Improved caching for kits: Opt for longer cache timeout

We often get questions about the cache time for our kit JavaScript. These requests often include a screenshot from Google’s PageSpeed Insights, which recommends increasing the cache time to a day or more.

We use a short cache time for the kit JavaScript so that you can update your kit (for example, adding fonts, or changing the list of allowed domains) and have your changes live in a reasonable amount of time.

pagespeed-insights

However, we know that many of our customers use kits differently. It is common to edit a kit often while designing a site, and not make any changes to the kit once the site is live. There isn’t much benefit in the short cache time for this use case.

For this reason, we’re introducing a new setting in the kit editor. This new setting enables a longer cache time of one week for the kit JavaScript. This feature is specifically made for kits that do not change once they are live. You can find this setting in the kit editor, under “Kit Settings.”

optimize

After ticking the checkbox, you’ll need to click “Save Settings” and then republish your kit for the changes to take effect.

A word of caution: though this will increase the cache timeout, it will also make it more difficult to make quick changes to your kit. It may take up to a week for changes to be visible to all your visitors when this option is enabled, and disabling the option won’t take effect until after a week either. Use this option only if you do not plan to make any changes to your kit.

With these changes, the following caching rules apply to Typekit:

  • Standard kit JavaScript is cached for 10 minutes.
  • If you select the Optimize Performance option for a kit, JavaScript is cached for one week.
  • CSS and font files are always cached for one week.

Let us know at support@typekit.com if you have any questions about this change or web font loading performance in general. We’re happy to help.

9 Responses

  1. Sebastian says:

    Thank you! This is just perfect.

  2. Errol says:

    I just switched to the Asynchronous/Advanced JS and now have the load Flicker effect on my site. If i were to use the standard JS and use this extended cache option would this solve load time/flicker issues?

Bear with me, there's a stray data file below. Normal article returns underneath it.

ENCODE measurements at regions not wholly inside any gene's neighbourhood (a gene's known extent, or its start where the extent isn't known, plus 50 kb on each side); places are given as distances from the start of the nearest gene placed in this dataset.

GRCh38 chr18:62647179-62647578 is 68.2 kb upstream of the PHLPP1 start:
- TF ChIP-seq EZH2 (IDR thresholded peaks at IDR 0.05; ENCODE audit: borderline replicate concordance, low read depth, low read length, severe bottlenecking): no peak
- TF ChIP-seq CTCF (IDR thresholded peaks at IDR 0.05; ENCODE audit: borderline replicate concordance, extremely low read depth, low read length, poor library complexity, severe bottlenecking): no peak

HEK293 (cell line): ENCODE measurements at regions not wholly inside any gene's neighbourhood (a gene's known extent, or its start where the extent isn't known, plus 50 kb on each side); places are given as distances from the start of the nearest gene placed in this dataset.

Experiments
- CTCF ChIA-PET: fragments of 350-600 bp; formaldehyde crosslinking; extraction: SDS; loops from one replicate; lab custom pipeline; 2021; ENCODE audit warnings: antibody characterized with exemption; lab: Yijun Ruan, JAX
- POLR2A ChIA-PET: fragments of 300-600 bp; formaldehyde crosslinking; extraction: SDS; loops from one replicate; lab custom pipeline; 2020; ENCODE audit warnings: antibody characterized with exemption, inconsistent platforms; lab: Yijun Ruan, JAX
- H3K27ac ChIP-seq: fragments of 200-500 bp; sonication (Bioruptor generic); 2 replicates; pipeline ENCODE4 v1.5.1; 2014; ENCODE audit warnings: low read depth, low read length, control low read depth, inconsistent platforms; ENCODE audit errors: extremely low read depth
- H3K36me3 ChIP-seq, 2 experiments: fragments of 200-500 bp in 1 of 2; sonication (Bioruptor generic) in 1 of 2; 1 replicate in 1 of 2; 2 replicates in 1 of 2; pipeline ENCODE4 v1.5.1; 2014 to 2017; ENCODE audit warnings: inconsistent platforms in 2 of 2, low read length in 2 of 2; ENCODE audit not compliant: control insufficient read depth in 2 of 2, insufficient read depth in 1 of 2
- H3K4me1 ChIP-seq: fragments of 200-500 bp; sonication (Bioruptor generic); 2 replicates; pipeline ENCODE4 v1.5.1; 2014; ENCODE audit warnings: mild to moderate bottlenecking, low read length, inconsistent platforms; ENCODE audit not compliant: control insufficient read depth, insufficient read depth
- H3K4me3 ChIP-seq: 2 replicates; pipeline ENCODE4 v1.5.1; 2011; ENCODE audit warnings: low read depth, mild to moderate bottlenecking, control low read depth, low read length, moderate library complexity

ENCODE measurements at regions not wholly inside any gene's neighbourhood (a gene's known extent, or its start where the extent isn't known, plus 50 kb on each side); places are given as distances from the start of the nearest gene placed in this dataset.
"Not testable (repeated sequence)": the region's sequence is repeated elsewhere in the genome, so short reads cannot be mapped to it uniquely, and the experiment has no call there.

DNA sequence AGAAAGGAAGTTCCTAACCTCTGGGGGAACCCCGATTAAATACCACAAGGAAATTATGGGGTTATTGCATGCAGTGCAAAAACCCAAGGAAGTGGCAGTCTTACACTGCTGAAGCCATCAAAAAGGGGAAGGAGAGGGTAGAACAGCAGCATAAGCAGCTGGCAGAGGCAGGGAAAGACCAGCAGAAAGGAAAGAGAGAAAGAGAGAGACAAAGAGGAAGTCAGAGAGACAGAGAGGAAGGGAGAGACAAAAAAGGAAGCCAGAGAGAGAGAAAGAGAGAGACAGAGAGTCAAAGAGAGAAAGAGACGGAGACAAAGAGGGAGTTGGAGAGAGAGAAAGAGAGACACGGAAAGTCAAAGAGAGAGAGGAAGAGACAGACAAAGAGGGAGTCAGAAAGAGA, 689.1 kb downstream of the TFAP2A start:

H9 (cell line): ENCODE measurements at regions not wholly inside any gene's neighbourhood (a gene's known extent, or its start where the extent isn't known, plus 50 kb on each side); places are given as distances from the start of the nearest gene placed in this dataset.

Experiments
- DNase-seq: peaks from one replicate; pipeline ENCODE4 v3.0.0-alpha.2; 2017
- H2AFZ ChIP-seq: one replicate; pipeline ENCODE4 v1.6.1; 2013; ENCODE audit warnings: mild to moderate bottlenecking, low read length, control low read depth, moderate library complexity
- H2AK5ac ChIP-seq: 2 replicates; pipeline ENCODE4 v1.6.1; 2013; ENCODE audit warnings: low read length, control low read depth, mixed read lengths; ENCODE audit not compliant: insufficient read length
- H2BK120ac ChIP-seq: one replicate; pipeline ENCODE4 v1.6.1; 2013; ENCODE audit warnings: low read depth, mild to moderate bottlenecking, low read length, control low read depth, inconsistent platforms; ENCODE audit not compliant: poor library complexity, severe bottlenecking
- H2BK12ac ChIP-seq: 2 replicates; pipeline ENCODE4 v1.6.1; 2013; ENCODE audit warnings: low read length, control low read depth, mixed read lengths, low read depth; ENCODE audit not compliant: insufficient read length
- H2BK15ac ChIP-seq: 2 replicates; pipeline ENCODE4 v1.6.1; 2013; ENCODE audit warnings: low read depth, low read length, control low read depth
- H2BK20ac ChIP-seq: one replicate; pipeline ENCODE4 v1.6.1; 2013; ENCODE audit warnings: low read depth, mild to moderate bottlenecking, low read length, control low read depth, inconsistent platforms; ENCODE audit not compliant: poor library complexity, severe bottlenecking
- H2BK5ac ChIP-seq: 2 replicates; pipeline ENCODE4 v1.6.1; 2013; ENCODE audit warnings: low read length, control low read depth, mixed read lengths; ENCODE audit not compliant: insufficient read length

1. Bram Stein says:

      It will definitely help, but it won’t completely eliminate it, because the asynchronous CSS loading will make the browser render much earlier.

  3. xcession2k says:

    If you need to bust the cache of a kit on which you’d set “Optimize Performance”, could you just do //use.typekit.net/xxxxxxx.js?cachbuster ?

    1. Bram Stein says:

      That would work for busting the cache of browsers, but the kit will still be cached by our CDN for at least one week. If you disable the “Optimize Performance” option and republish the kit will be purged from our CDN. Combining that with the cache busting mechanism you described should get you quicker updates (though it kind of defeats the point of this feature). It might be easier to create a new kit if you want to make changes and update your HTML.

    2. Ramanan says:

      Bram,

      I don’t think a new kit creation is needed. If a Typekit user makes changes in the kit and wants to make it live to his/her users, he/she should append a query string to the javascript file in his/her code.

      I don’t know about Edgecast, but Cloudfront respects query strings if the user sets it. Perhaps Edgecast also has this option.

    3. And unlike other speed tests online, Google *rightly* doesn’t complain about query strings.

    4. Bram Stein says:

      Ramanan: Normally that would work, but our CDN does not cache query strings, so I would still recommend creating a new kit (or republishing with the feature disabled, and using a query string to bust the browser’s cache).

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